The reveal happens when John Wingsnight (Patrick Baladi), Rebecca’s ex, runs into her at the coffee shop where she dumped him. He’s engaged but otherwise every bit as mid as before. He still harasses celebrities at West End musicals. He is still splitting his loyalties between Man City and Manchester United, depending on who’s doing best, as evidenced by his scarf. For Americans, that’s a bit like cheering for the Cubs and the White Sox at the same time, I believe.
While talking to John and fiancée, the wife-to-be misspeaks and calls Mr. Wingsnight her “shite in nining armor.” This was a relief. Not only does it derail the theory that Jamie would be integral to whatever the psychic was talking about, it suggests the psychic’s prediction for Rebecca was actually several predictions. She wasn’t describing one grand event but rather a series of signposts on her way to…something.
The encounter is enough to send Hannah to her doctor for fertility evaluation. He tells her he works with many women her age, and lots can still have kids. Unfortunately, their phone call at the end of the episode suggests that his assurances were premature. Some women her age can still have kids, but judging by Waddingham’s quiet withdrawal from the call, she is not among them.
From exes to perhaps new loves, the other two subplots are Nate and Jade’s baklava connection and Jack and Keeley’s post-lamb feces hookup. I discuss them elsewhere, so let’s move to the final speech.
It’s a great one! After finally talking to Henry, Ted breathes his way through a panic attack. Then, he walks into the locker room, clearly planning to dismiss the team. However, Sam (Toheeb Jimoh) has a great moment of quietly calling the coach on not giving them what they need. There has been too little Jimoh this season, in my opinion, and these little moments are a reminder of why he’s so good.
- The thing that makes the wounded chimp gag work is Goldstein finally joining in but playing his ape as noncommittally chest thumping rather than hurt.
- I love Higgins (Jeremy Swift) for bringing up the possibility of firing Ted. It shows his growth from Rupert’s (Anthony Head) co-conspirator in acts of infidelity or Rebecca’s first season yes-man. It’s exactly what someone with his job should at least consider. Similarly, Rebecca screaming about losing is a nice inversion of her Season 1 goals.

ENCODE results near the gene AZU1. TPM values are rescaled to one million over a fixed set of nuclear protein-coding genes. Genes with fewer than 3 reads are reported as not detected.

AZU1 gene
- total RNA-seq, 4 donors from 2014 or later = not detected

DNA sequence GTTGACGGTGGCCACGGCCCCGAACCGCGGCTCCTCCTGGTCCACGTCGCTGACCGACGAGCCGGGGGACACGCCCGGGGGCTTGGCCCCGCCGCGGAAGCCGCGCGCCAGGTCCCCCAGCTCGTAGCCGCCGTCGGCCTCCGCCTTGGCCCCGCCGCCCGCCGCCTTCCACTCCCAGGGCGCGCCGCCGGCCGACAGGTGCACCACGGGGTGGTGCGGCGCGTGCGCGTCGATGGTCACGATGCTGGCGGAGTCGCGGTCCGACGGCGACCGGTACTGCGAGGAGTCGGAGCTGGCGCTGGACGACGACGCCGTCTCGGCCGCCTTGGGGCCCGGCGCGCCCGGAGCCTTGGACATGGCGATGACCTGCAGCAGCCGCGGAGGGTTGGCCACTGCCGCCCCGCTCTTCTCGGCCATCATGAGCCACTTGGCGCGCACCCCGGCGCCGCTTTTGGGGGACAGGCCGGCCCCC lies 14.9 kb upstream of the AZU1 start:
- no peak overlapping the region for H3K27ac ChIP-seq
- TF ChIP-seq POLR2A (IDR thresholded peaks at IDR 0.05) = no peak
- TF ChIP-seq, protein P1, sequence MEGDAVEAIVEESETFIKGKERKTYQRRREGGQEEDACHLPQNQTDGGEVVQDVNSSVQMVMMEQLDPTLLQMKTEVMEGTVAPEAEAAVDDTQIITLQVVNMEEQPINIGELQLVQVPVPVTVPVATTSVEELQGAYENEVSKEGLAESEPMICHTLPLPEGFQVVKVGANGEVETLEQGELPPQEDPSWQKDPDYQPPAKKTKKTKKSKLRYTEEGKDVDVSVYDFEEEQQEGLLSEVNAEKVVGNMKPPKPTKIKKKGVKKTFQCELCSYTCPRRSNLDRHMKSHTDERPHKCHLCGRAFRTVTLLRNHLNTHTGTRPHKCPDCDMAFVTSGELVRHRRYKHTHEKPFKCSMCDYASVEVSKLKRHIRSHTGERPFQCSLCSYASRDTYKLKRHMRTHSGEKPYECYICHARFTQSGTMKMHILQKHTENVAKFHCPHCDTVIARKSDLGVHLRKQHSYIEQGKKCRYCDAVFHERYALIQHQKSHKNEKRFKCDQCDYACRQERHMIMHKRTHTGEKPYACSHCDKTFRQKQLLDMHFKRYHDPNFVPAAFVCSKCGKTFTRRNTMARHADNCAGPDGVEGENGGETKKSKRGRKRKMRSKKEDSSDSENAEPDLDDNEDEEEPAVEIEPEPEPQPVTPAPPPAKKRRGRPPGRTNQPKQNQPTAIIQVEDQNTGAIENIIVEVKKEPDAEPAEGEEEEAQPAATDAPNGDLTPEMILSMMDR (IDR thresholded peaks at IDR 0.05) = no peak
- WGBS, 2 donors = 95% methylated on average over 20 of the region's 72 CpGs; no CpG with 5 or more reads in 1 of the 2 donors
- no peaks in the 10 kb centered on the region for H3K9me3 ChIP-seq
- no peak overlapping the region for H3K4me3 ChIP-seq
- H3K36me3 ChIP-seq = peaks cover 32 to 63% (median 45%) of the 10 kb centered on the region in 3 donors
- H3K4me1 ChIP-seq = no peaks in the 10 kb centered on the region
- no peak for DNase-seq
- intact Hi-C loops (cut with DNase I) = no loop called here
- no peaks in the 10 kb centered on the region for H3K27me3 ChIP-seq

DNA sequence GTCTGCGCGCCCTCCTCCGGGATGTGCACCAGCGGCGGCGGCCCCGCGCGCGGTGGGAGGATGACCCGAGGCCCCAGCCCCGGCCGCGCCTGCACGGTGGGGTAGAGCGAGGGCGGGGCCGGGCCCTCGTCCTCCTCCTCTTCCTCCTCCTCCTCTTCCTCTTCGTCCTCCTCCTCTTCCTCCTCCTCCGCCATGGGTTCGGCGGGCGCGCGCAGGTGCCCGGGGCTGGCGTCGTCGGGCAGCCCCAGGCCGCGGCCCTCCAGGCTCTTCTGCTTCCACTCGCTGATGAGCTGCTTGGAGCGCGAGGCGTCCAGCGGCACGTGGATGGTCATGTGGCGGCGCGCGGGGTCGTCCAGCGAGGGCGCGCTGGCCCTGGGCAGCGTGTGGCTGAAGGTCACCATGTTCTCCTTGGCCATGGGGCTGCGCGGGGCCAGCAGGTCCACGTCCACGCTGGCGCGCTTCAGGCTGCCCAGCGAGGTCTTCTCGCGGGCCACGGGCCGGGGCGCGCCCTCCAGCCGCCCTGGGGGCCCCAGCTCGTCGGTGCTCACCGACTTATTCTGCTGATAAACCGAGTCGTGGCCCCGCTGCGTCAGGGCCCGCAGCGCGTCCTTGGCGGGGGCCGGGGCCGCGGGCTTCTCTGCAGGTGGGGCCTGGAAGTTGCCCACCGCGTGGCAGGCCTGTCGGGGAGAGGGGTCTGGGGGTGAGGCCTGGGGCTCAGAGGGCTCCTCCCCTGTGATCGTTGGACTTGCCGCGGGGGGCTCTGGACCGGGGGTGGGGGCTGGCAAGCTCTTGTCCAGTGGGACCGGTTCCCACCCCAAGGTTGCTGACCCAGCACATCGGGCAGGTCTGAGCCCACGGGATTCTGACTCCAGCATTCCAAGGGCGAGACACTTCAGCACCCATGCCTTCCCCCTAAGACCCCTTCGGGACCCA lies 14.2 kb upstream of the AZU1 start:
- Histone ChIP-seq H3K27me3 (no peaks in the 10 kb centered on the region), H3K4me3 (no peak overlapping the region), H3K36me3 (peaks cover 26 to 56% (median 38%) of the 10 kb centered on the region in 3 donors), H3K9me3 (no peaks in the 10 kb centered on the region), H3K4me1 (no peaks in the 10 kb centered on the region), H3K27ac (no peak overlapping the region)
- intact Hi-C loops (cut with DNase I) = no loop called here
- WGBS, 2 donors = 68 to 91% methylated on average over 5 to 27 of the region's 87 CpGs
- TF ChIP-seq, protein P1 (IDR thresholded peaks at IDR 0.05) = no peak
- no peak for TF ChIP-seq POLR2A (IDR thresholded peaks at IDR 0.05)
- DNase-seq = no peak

- No need to call me out for my love of physical media by giving Wingsnight the same feelings about streaming music, show!
- Many people are bristling about yet another workplace romance between a boss and a subordinate. I understand it. However, 1. Bill Lawrence created series almost all contain this particular device/trope. 2. Some ridiculously high number of people meet their romantic partners at work. They aren’t all boss/subordinate, but some certainly are. 3. The relationship between Jack and Keeley in terms of boss/subordinate is not typical. As someone who stuck hard on Dr. Jake, I’m sympathetic, but the show clearly doesn’t have the same feelings about “Is it ok for a boss to date their employee?”
- In other controversial pairings, Nate and Jade. Look, I don’t know here. He’s as “Nice Nate” as we’ve seen him in forever, but it feels too easy. I don’t want anyone to suffer, but maybe this would’ve felt better if Nate was farther into his redemption arc?
- Speaking of Nate, him practicing for calling Anastasia by calling his mom had an understated sweetness. Couldn’t be me, as the youth say, but obviously, he and his mom have that kind of dynamic.
- Bravo to the show for that Zoolander reference. Good work!
- Trent’s rainbow mug, which he drops with perfect comedic timing, is another suggestion that fans guessing he’s gay may well be onto something there.
- While I am very much not interested in a “Ted drinks too much” plotline or even discussion, I do like how the show has utilized the choice Ted makes between water and scotch to tell a story about how he’s feeling.
- I absolutely do not believe this is the last we’ll see of Zava. His joining West Ham before the end of the season only for Richmond to beat him using teamwork over star power would be clichéd, but it might be the sort of cliché too difficult to resist. It would be great if Osinski got to go out on his funniest turn as the character, though.
- Ok, but what are in Barbara’s desk drawers? Given her newly revealed love of violence, all kinds of ninja turtle weaponry frowned on in the UK seems the likeliest outcome.
Let’s Go To The Tape
- “Even with Zava, Richmond eats more ass than your mom.” “Buddy, you gotta get off Twitter.” “This is a text from my father.”
- “Ever think sunshine gets jealous of her?”
- “I don’t care about moving pictures. My favorite thing to watch is my wife.”
- “I can’t believe our white whale has the same name as the strip club where I danced in college.”
- “Fingernails. What’s that about?”
- “Why can’t the world just have one big timezone?” “The Sun.”
- “I’m a huge fan of your face and body.”
- “Without Zava, this team doesn’t belong in my church league, Arlo. It’s actually a competitive league. There’s some very talented clergy.”
- “It’s not like we could handcuff him to his locker and make him love us.” “We could’ve tried.”
- “Belief doesn’t just happen because you hang something up on a wall.”
- “You are not my followers, you are my believers.”